Now, the room was sparse and empty, merely awaiting a simple transmission to the landlord to deliver his last payment and cancel his access code.
Once he left this room, it was done – he was leaving Sherwood, and unlikely to return.
Even if he switched ships later on, the McLaughlin was unlikely to forget that Damien had defied his blacklisting of the
and returning to Sherwood would be unwise.
From the moment he’d tested positive for Mage Gift and his life had changed forever, Damien had known he wanted to be a Jump Mage.
He’d failed the entrance exams for the Protectorate Navy – by the skin of his teeth, in a year when no Mage on Sherwood
passed the exams – which meant the merchant ships were the only way to Jump.
His family had passed on before he graduated with his degree.
Grace had left aboard the
Gentle Rains of Summer
. Nothing held him to Sherwood, but he still hesitated for a moment.
it was only a moment. He sent the transmission to the landlord, shouldered his bag, and headed for the
Jenna was waiting for Damien when he reached the transfer tube onto the
, a zero-gravity transfer cart waiting by her. She glanced at his single bag and arched an eyebrow at him.
“I brought the cart to help carry your stuff, but I see that wasn’t necessary.
Light packer?” she asked.
“I lived alone, I didn’t have or need much,”
Damien admitted. “Anything specific I should make sure to have?”
the heavy-set officer told him. “Food and such are included in your pay. Grab the cart, let’s get aboard.”
Damien grabbed onto the
cart and pushed it forward, keeping a hand on it as it drifted through the zero-gravity boarding dock. Not much more than a metal tray with clips for keepings objects attached to it, the cart was useful to keeping things from drifting away while moving through zero-gravity zones such as the central hub of Sherwood Prime, and the transfer tube that linked it to the keel of the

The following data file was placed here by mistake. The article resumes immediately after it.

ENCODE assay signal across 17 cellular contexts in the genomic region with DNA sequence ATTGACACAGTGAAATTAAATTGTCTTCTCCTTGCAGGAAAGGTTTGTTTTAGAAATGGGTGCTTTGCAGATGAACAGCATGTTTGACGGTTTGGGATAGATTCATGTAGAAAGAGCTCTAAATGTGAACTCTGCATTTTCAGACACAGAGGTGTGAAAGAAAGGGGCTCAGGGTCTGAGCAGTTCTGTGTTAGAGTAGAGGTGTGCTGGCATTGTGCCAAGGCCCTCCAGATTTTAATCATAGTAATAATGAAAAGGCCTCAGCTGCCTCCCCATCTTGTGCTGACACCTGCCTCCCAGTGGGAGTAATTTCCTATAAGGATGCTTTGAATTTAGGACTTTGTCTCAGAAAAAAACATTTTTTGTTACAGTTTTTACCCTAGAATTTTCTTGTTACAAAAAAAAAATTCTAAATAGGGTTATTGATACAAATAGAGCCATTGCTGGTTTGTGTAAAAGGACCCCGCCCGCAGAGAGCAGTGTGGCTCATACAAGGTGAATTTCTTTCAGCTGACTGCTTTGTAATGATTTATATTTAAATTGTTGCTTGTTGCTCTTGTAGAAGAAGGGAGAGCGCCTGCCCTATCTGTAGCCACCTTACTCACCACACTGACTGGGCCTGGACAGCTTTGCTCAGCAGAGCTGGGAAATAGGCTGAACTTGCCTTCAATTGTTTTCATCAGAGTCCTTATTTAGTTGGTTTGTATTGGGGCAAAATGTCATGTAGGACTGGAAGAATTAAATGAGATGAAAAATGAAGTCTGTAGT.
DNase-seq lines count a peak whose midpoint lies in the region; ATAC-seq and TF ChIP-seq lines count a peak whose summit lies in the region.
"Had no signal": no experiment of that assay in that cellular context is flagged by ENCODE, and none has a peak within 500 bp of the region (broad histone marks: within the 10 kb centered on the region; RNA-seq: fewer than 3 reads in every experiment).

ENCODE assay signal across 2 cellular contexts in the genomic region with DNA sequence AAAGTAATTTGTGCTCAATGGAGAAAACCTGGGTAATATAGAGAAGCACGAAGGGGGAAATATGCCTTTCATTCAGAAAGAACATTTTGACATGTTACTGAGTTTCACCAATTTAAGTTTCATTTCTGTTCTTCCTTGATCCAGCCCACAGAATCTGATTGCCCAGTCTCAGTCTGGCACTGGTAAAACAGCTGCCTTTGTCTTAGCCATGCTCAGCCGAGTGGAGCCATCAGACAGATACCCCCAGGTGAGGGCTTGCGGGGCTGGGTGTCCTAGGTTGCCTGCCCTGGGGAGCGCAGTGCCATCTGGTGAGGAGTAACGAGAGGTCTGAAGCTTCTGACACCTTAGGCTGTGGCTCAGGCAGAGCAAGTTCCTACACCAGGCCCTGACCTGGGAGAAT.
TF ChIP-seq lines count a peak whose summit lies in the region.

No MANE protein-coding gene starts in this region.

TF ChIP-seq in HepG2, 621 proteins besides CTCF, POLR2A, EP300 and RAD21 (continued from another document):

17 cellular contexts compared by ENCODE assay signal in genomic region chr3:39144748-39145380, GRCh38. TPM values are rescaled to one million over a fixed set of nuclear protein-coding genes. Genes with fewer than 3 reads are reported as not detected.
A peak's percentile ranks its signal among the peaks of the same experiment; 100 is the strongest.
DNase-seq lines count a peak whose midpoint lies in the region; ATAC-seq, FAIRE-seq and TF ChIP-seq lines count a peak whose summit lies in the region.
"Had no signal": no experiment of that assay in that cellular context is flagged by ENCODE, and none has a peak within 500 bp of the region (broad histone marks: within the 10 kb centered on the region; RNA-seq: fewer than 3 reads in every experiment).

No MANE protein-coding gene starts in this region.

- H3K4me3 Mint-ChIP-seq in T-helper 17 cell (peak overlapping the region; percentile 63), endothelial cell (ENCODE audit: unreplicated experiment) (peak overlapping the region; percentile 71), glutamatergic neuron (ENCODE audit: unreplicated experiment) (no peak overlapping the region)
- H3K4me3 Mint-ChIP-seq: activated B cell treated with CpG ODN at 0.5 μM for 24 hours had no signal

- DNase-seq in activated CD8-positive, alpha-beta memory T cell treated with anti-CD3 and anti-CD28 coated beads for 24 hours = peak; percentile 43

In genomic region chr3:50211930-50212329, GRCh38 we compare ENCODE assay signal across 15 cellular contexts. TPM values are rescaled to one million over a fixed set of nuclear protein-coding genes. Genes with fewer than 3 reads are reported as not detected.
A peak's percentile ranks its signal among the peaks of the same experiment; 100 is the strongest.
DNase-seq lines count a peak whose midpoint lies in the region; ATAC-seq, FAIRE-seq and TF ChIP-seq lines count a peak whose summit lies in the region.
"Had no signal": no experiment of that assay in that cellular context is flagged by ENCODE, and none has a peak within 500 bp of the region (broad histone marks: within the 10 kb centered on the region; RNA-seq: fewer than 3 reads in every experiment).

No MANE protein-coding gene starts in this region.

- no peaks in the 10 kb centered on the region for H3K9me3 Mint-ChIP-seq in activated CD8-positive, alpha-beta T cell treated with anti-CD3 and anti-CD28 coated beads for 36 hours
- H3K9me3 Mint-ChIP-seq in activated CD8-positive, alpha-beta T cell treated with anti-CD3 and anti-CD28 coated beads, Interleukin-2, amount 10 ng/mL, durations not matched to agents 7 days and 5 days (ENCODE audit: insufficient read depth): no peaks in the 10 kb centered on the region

class freighter,” Jenna told him as she kicked off into the tube. “We’re rated for three megatons of cargo – three hundred standard ten thousand cubic meter cargo containers at their max mass.”
“To carry that, she’s almost a full kilometer long, with four rotating gravity ribs.
With a crew of eighty-five, we have quite a bit of cubage to give people living space.” She paused as they entered the main lock and gestured to a storage rack on the side of the plain room. “Since you’ve just the one bag, stow the cart there.”
carefully propping himself as he slung the bag back over his own shoulder.
“Through here is the rear access point for the ribs,”
Jenna continued, launching skillfully and catching the handle by the open door out of the loading zone. The room beyond the door held four ‘elevators’ that would spin up to match the ribs, and then slide into tubes heading out to the edge of the ship.
“Your cabin is on Rib Three,”
she told him, “the same cabin as the last Ship’s Mage.”
she said after a pause, “we already sent all of his stuff onto his family.”
“What happened to him?”
Damien asked, following her into one of the elevators
“We were jumped by pirates,”
Jenna told him grimly as she carefully oriented herself feet-first towards the outside of the ship before hitting the button to start the tiny cab rotating around the ship. “Kenneth jumped us before he should have and burnt himself out.”
Damien wasn’t sure if the bottom fell out of his stomach due to the memory of the lectures he’d had on over-exerting his magic, with attendant pictures of the results, or the sudden acceleration induced shift in apparent gravity.
“Are pirates common?” he asked slowly, holding onto the safety railing and determinedly ignoring his inner ear’s confusion.